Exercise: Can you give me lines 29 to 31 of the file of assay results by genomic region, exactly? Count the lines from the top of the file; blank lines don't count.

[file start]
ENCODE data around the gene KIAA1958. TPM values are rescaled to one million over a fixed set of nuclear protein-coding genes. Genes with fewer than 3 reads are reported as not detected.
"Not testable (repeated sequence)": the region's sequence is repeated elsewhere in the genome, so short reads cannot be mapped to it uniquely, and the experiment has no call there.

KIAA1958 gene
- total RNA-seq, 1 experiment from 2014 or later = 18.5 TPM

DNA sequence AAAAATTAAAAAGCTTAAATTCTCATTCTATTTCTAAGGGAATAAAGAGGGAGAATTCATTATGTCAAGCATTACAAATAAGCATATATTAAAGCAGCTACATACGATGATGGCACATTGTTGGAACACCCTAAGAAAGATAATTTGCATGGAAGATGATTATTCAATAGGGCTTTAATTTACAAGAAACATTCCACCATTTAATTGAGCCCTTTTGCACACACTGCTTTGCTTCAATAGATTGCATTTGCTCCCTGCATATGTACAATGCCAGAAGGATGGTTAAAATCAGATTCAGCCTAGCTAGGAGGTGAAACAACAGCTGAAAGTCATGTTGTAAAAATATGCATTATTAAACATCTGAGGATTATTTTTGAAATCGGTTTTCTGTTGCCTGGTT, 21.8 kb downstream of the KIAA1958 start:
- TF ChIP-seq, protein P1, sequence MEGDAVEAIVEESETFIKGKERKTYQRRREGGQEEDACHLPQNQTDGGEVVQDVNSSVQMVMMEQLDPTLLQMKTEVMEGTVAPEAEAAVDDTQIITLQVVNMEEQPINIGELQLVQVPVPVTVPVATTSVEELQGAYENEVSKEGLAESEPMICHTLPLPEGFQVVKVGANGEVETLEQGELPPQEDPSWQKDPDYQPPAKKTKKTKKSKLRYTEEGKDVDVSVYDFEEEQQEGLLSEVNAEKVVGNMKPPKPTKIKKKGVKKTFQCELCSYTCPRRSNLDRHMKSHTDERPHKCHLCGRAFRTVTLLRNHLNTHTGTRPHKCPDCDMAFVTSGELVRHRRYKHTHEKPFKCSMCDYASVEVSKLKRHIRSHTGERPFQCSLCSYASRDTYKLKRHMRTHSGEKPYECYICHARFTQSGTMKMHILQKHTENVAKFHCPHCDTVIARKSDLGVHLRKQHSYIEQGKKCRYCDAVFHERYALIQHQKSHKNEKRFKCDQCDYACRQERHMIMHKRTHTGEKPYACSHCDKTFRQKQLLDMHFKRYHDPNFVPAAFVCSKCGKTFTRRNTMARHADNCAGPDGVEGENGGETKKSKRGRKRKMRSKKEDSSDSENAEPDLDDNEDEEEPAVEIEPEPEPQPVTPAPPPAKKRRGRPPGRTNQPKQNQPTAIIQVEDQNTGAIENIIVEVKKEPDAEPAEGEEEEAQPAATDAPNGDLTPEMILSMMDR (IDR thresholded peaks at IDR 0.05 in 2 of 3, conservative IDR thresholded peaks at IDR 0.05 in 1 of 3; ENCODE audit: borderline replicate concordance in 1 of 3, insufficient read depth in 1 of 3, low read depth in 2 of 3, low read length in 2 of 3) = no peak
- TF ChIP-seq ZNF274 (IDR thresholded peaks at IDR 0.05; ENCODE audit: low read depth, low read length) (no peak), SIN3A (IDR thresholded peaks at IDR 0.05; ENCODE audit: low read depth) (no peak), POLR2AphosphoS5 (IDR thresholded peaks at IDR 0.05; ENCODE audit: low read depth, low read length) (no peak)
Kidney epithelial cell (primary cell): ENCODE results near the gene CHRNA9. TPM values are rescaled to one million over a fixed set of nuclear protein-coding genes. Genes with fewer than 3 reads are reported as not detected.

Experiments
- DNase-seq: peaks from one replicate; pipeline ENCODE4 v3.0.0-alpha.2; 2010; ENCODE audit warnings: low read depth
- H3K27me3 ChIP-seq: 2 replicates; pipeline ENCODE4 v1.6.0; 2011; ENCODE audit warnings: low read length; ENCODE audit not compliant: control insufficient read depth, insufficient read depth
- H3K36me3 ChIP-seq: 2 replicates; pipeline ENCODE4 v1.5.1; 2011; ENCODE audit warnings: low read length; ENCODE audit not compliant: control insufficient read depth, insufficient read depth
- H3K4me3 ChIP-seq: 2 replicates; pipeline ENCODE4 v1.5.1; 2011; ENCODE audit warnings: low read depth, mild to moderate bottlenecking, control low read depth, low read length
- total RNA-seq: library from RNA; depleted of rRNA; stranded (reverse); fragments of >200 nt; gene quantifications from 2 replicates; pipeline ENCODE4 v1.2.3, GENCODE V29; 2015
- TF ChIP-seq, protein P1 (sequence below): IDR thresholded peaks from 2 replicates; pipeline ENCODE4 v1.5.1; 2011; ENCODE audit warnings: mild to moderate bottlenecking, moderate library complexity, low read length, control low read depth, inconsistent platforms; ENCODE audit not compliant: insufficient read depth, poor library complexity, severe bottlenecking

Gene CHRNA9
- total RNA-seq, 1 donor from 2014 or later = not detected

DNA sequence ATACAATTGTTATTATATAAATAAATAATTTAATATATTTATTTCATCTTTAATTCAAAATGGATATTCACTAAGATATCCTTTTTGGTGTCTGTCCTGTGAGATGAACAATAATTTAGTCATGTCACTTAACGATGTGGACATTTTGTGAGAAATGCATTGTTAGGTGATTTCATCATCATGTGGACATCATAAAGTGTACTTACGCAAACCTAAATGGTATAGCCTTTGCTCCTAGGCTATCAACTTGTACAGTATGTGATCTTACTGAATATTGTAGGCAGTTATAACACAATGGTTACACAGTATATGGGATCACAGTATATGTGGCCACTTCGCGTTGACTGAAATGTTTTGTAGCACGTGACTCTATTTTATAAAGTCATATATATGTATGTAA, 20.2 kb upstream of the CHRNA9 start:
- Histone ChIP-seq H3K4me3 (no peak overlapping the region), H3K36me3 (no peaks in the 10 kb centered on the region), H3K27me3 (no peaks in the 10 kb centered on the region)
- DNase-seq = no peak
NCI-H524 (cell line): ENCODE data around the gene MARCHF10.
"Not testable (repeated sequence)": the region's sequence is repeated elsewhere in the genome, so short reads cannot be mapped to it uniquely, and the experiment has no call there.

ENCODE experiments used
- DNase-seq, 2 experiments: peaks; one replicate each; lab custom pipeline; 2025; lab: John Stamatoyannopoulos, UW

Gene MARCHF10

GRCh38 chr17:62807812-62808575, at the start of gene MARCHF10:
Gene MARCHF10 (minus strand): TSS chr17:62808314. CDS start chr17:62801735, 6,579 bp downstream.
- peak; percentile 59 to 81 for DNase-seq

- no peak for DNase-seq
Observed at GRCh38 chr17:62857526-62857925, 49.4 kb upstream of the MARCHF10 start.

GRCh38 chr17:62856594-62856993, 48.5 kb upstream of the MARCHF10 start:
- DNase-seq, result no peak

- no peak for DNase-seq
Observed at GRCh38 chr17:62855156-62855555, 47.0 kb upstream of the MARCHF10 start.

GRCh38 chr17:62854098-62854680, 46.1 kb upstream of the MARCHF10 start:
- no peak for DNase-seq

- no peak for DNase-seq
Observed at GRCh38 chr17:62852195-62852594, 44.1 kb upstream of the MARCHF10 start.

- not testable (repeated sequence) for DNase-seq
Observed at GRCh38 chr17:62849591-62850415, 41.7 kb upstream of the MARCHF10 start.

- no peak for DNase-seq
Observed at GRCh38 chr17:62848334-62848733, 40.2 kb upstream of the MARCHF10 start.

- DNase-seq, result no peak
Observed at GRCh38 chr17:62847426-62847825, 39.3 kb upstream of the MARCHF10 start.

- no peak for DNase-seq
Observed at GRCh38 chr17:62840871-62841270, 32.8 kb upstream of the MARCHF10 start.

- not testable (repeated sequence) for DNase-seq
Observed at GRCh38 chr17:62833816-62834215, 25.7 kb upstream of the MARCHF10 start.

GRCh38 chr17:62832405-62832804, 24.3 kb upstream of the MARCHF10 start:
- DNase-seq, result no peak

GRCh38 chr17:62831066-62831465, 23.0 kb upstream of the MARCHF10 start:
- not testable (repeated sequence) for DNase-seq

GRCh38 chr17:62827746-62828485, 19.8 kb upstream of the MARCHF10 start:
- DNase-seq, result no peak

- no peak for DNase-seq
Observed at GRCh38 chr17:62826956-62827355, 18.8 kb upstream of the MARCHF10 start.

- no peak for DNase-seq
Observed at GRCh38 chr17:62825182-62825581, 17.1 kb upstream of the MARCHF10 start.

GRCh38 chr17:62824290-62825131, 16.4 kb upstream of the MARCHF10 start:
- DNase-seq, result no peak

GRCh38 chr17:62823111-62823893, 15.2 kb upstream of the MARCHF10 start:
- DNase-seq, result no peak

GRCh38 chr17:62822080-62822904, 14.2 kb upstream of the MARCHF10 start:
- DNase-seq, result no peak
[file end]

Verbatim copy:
- no peak for DNase-seq
Observed at GRCh38 chr17:62857526-62857925, 49.4 kb upstream of the MARCHF10 start.

GRCh38 chr17:62856594-62856993, 48.5 kb upstream of the MARCHF10 start: